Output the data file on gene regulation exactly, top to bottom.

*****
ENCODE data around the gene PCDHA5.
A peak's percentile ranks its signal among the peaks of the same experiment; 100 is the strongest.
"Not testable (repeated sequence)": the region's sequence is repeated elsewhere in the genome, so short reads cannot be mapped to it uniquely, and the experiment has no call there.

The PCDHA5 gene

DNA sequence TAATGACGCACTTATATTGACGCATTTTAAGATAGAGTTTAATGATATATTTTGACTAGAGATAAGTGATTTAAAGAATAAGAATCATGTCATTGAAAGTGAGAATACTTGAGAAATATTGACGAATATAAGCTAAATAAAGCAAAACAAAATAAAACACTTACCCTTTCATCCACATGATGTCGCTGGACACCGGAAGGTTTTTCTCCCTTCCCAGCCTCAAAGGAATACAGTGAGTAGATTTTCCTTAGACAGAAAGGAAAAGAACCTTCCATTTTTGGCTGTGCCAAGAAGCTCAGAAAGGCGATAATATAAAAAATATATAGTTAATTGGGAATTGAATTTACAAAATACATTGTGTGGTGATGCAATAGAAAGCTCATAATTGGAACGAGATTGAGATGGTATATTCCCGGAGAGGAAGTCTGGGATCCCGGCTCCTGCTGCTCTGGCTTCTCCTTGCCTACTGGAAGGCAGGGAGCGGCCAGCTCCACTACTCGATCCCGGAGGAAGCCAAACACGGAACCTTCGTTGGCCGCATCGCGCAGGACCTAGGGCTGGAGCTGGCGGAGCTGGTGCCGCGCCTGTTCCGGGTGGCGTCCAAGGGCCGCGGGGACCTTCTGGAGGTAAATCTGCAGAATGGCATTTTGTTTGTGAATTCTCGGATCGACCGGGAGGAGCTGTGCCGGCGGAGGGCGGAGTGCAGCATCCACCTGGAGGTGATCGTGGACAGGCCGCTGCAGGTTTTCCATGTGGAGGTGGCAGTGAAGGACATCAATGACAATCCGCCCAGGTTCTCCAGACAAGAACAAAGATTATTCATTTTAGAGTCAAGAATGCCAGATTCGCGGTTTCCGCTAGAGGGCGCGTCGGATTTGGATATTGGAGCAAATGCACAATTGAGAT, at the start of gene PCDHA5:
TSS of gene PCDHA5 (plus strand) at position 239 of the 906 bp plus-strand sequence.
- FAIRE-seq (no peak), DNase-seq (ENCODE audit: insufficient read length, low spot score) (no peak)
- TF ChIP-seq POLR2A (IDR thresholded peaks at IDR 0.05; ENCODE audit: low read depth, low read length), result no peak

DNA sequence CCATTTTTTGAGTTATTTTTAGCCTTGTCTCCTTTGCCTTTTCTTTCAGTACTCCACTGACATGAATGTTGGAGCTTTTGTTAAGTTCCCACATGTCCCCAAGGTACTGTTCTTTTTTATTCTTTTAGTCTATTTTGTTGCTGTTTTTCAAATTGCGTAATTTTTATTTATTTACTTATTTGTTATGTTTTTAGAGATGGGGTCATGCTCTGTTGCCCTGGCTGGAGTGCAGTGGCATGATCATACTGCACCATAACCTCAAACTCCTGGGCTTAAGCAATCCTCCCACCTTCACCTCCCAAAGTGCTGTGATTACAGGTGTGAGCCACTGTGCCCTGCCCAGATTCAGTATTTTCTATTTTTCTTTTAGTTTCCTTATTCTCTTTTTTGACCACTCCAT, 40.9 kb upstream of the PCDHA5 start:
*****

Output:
ENCODE data around the gene PCDHA5.
A peak's percentile ranks its signal among the peaks of the same experiment; 100 is the strongest.
"Not testable (repeated sequence)": the region's sequence is repeated elsewhere in the genome, so short reads cannot be mapped to it uniquely, and the experiment has no call there.

The PCDHA5 gene

DNA sequence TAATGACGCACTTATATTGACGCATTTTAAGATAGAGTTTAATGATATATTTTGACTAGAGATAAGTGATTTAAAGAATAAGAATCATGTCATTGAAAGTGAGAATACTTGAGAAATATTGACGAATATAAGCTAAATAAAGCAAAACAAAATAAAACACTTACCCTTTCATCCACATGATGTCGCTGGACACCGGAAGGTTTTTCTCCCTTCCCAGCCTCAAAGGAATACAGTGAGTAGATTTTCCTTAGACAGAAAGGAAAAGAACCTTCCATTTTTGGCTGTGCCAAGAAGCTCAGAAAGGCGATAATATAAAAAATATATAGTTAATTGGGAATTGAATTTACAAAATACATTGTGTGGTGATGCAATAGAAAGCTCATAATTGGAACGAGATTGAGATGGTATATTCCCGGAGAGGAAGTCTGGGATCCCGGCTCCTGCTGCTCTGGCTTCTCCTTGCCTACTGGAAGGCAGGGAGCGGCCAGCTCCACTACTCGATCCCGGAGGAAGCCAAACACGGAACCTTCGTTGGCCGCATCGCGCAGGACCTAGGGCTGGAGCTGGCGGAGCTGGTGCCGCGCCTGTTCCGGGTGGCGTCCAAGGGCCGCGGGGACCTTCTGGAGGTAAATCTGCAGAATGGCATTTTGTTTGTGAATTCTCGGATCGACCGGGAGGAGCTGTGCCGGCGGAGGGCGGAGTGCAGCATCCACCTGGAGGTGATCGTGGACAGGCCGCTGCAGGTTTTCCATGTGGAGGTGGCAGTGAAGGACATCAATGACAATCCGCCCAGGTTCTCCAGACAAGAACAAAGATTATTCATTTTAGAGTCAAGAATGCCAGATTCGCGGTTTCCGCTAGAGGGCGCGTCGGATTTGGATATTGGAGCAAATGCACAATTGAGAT, at the start of gene PCDHA5:
TSS of gene PCDHA5 (plus strand) at position 239 of the 906 bp plus-strand sequence.
- FAIRE-seq (no peak), DNase-seq (ENCODE audit: insufficient read length, low spot score) (no peak)
- TF ChIP-seq POLR2A (IDR thresholded peaks at IDR 0.05; ENCODE audit: low read depth, low read length), result no peak

DNA sequence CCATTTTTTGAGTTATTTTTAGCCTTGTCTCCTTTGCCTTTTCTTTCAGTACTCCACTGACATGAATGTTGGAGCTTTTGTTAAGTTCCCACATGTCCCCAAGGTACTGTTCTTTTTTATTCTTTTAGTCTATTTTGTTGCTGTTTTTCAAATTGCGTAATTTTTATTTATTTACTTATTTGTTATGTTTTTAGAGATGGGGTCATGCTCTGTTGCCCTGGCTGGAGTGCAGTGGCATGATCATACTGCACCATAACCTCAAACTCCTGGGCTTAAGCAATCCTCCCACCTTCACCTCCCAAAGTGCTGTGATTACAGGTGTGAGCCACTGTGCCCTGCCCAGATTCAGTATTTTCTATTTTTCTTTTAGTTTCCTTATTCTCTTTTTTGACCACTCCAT, 40.9 kb upstream of the PCDHA5 start: